06.20.2013 - 06.20.2013
The damned spurfowl woke me up about 4:30 this morning. Noisy birds! We got up at 5:30 to begin our game drive at 6. This is the earliest game drives can begin in Tarangire and there were lots of people leaving at this time. But TSL only turns on the generators between 6-10 a.m. so you have to get dressed by flashlight. You would think they might adjust those times to 5:30-9:30 so you can have some electricity in the morning. Brenda thought it was a good idea to take a shower. There was not much hot water so her shower was pretty cold. I passed on that idea and just put my hair in a ponytail.
Our first sighting of the day were some helmeted guinea fowl. In the coming days, every time we saw these Brenda would say, "Guineas!" And every time she said that, I thought she said, "Denise" so I would say, "What?" And it would take us a while to figure it out. We never learned.
And then these vultures in the top of a palm tree
Around the corner, some Southern Ground-hornbill were walking along the road. This guy had something wrong with one of his feet.
Nearby a vervet monkey was sitting in a tree.
A female Defassa waterbuck was not happy with our presence. She snorted her discontent several times.
Her male counterpart looked like he was lying in the grass, until he started walking, and we realized he was standing and the grass was just that tall!
The rock hyrax were scurrying all over the rocks. They froze when we drove by.
By this time we were getting hungry so we stopped at the picnic site for breakfast. A giraffe was there to greet us.
We had breakfast boxes from our lodge. I couldn't wait to see what delights these included after last night's meal. I was not disappointed (wink, wink). There was an apple, banana, juice box, salami/cheese sandwich, and a sweet roll. At this site it was the squirrels and the starlings that tried to pilfer our food. The food was so bad I considered giving it to them.
Afterwards, our breakfast giraffe was still hanging around just down the road.
And a warthog was nearby.
A male Dafassa waterbuck was hanging out with some Impala girls.
A couple of dik-dik were hiding in the bushes on the roadside. They always looked so terrified, poor things!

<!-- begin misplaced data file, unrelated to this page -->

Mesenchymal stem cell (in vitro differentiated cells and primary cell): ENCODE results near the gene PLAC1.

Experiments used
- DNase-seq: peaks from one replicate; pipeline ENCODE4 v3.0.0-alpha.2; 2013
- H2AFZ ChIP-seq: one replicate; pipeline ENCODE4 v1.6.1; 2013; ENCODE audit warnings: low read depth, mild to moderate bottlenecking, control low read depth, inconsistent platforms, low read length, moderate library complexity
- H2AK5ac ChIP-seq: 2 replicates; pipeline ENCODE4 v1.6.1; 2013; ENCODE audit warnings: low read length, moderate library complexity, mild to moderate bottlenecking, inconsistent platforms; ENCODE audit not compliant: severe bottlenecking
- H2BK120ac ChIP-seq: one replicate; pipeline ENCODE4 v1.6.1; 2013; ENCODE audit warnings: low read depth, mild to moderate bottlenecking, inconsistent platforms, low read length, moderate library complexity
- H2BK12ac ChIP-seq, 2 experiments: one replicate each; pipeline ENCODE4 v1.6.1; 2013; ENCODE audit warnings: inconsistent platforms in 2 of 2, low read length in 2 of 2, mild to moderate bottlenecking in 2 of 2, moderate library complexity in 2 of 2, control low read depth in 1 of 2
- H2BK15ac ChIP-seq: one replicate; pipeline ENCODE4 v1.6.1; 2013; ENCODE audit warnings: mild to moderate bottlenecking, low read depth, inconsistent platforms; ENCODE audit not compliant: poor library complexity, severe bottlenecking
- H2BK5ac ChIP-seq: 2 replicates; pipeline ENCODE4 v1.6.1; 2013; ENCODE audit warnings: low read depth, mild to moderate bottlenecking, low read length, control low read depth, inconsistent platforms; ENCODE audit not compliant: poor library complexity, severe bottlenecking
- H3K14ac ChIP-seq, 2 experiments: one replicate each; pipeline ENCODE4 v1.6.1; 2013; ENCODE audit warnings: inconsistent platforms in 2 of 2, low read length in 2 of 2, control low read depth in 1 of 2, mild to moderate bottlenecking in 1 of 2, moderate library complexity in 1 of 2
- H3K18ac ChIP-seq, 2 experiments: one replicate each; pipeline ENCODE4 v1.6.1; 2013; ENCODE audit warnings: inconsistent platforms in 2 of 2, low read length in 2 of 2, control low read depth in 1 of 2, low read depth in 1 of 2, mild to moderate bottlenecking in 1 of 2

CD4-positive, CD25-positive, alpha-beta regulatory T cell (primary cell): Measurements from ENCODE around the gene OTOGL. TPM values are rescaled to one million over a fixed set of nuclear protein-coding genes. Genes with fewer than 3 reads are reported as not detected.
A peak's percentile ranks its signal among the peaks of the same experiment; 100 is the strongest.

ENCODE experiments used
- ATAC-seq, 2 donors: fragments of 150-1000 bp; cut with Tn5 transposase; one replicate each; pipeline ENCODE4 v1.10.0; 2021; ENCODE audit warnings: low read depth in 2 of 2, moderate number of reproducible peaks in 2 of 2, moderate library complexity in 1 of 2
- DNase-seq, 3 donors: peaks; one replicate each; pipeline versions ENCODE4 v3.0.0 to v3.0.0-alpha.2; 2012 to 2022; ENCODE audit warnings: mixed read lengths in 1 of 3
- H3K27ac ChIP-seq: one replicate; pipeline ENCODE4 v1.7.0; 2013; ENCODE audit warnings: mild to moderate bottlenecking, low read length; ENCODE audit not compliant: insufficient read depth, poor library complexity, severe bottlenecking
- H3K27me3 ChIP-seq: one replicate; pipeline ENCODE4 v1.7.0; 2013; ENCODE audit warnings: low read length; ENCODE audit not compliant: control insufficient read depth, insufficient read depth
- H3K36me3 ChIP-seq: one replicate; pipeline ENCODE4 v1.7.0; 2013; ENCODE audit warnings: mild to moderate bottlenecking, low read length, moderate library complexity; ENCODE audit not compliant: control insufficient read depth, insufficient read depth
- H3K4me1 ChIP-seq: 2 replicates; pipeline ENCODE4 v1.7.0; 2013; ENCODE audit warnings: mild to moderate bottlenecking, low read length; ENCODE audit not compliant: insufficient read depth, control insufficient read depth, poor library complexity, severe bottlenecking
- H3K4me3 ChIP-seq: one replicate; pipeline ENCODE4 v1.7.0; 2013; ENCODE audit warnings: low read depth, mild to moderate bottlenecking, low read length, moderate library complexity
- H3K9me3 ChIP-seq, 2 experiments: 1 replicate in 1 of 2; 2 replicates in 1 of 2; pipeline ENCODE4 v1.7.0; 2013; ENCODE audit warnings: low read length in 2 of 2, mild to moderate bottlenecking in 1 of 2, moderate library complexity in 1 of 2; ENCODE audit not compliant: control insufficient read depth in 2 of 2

Around the corner a large herd of impala girls and babies were grazing with their male leader. Maningo always called these males "lucky boys" because they usually appear as one male with a large herd of females. One boy with a group of girls to himself. Impalas are very territorial and the males spend a lot of their time shepherding the females and keeping them within the herd, fending off rival bachelors, and cutting out the juveniles with antlers.
We spotted a couple more dik-diks.
Brenda then spotted what looked to me like a big rock way off in the distance. So Maningo patiently stopped the truck and got out his binoculars. Turned out it WAS a big rock...with two cheetahs lying on top. Maningo was very excited. Cheetahs are a pretty rare find in Tarangire. I don't know how she saw them with her naked eye. They were so far away I couldn't even get a decent picture with the zoom lens. Maningo said it was a mother and cub. The only picture I could get was of the mother.
Maningo got on the radio to tell the other guides about the sighting and before long, a ton of trucks were there. It's amazing how fast the word spreads. Unfortunately one of the other guides who showed up laughed really loudly at one point which caused mama cheetah to decide it was time to move on. She led the cub out into the long grass until they were out of sight.
Moving on to a male impala, more ostriches, and giraffe.
A herd of female elephants and calves came walking by.
Another guide called us on the radio to tell us about a lion sighting. Three lions had gone down to the river after a warthog. The warthog got away but the lions were resting on the other side of the river. This was our first lion sighting!
We returned to the lodge for a hot lunch and a break. Lunch was another buffet (yuck) which included honey chicken, meatloaf, rice, spaghetti with mushroom sauce, and veggies.
After lunch we browsed the gift shop a bit. I bought some black and white safari coasters and my usual Christmas ornament. I took some pictures around the lodge while Brenda rested in our tent.
White-bellied Go-away bird
Apparently this bird sings a song that sounds like it's saying, "Go away, go away." Brenda wanted one to take home. I would have liked one, too, but my bird would have to know Spanish to be effective.
We went for a short game drive in the late afternoon. We saw the usual suspects--zebras, warthogs, and impalas. We stopped by a termite mound and found a troop of dwarf mongooses, Africa's smallest carnivore. Of course, Brenda and I had a discussion as to whether the plural of mongoose is mongoose, mongooses, or mongeese. You'll be happy to know that I have looked that up and according to Webster's online, it's mongooses. I know everyone can sleep at night now.
We watched them scurry around and wrestle with each other for a while. They are busy little things. Brenda was happy to find them. She named one of her cats Goose (after Mongoose) because he's such a good snake killer.
On the way back to the lodge, we stopped to watch the beautiful sunset.
We continued our sunset watching on the terrace with more vodka tonics and chips and salsa. Dinner at TSL was truly horrible. It started with potato soup that looked like dishwater. I expected it to actually have potatoes in it. No such luck.
The buffet contained some kind of crusted chicken that almost made me physically ill. I ate a lot of white rice instead.
After the previous night's applesauce pie fiasco, I decided to go with the ginger cake for dessert.
Brenda ordered the pie again. This time it was a lemon meringue. The meringue was burned completely black.
We were both thankful this was our last dinner here.